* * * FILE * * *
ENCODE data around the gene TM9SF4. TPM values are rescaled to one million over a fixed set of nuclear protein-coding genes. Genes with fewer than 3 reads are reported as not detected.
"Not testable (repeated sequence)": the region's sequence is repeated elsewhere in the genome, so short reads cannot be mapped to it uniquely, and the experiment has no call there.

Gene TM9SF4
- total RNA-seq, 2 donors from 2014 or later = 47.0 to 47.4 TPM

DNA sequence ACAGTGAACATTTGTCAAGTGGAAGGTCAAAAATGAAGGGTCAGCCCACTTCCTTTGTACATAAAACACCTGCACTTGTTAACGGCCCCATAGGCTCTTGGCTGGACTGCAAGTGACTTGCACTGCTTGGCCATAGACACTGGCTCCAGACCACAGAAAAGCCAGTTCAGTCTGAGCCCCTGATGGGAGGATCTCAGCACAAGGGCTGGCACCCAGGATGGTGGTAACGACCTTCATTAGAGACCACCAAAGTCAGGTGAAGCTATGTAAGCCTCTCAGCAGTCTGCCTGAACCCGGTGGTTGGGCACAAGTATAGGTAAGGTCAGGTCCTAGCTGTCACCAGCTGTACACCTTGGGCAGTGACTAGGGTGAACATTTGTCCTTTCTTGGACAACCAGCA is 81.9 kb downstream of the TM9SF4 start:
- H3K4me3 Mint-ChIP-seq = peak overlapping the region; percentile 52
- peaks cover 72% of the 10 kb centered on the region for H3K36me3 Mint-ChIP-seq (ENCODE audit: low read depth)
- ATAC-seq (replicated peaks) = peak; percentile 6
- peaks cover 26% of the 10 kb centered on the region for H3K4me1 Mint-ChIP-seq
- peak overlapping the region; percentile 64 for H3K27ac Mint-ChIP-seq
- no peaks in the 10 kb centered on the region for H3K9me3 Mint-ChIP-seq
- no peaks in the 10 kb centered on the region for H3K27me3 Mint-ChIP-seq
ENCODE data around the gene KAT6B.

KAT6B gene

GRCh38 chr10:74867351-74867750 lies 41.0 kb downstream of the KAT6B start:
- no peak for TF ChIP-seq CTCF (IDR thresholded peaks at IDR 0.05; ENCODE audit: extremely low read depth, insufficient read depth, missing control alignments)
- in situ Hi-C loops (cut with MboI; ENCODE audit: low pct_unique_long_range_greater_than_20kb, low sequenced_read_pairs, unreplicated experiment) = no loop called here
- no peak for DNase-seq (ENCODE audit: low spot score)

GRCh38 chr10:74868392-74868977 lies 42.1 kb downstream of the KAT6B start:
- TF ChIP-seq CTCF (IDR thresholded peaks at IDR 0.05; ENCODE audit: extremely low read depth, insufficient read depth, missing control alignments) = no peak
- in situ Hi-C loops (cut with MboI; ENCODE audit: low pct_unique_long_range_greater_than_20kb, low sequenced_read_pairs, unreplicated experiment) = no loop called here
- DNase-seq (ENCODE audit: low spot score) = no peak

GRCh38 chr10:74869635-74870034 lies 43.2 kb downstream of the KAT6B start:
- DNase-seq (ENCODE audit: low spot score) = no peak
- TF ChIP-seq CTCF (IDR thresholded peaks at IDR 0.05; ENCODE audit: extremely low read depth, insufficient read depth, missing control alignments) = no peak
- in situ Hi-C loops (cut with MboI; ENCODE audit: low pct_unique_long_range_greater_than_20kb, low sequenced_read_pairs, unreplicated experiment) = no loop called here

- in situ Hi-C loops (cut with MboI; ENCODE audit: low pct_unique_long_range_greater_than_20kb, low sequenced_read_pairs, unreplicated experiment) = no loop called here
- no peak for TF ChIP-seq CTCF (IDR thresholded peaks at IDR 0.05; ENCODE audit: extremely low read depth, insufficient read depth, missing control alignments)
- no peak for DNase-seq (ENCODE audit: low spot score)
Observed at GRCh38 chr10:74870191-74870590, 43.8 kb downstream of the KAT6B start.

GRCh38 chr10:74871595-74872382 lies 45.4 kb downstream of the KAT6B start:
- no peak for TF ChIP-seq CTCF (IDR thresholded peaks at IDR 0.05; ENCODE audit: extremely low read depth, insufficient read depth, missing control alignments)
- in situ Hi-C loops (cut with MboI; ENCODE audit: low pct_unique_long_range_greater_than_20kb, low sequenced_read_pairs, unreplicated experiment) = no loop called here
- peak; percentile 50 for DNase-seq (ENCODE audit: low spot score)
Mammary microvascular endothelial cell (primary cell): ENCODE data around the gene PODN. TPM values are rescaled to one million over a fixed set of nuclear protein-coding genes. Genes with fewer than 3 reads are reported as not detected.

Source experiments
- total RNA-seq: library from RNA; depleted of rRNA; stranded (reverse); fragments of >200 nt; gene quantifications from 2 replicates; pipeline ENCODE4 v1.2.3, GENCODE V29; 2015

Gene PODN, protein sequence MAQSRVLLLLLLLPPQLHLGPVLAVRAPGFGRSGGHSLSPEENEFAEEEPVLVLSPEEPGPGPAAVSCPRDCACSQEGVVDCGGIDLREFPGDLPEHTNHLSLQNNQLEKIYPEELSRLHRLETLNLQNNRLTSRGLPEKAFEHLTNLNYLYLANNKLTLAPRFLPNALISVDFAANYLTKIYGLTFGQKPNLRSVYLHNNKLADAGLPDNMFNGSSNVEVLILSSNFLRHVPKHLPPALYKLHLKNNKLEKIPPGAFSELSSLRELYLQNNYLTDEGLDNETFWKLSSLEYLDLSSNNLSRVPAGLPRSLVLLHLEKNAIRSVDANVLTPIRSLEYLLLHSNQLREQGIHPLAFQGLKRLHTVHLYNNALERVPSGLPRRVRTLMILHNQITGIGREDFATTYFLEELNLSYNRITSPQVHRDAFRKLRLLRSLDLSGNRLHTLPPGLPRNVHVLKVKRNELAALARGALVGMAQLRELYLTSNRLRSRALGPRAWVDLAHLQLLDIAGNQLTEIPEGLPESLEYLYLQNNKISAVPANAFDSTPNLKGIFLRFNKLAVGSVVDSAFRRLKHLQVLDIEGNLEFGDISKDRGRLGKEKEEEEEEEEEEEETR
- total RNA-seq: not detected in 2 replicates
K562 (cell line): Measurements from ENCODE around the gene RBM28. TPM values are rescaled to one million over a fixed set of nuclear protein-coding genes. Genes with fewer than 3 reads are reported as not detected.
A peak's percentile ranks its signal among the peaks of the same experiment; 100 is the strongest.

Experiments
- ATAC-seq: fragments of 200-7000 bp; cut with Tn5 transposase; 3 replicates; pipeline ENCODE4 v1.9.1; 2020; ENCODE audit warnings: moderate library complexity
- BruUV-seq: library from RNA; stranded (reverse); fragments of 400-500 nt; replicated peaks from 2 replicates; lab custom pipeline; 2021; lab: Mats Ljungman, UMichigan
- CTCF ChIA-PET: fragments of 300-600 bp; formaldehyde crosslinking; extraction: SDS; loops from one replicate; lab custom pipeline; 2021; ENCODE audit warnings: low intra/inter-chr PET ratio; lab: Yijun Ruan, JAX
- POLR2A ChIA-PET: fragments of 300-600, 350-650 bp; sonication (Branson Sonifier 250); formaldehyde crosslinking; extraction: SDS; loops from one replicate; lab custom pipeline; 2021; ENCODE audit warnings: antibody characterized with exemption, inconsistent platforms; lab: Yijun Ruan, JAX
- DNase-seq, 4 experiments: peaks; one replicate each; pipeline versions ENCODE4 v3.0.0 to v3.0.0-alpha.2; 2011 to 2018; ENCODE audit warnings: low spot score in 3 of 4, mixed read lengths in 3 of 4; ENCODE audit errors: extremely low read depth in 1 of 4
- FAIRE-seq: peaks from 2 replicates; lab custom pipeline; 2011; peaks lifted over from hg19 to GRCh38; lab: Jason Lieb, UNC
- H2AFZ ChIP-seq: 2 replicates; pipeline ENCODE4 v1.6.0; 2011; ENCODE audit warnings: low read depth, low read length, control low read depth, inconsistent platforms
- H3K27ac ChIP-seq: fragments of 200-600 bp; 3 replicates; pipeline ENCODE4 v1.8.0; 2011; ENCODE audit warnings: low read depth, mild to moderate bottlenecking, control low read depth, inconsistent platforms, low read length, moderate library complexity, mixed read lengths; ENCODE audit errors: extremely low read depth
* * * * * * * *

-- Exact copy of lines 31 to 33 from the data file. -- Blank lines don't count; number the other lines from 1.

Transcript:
GRCh38 chr10:74871595-74872382 lies 45.4 kb downstream of the KAT6B start:
- no peak for TF ChIP-seq CTCF (IDR thresholded peaks at IDR 0.05; ENCODE audit: extremely low read depth, insufficient read depth, missing control alignments)
- in situ Hi-C loops (cut with MboI; ENCODE audit: low pct_unique_long_range_greater_than_20kb, low sequenced_read_pairs, unreplicated experiment) = no loop called here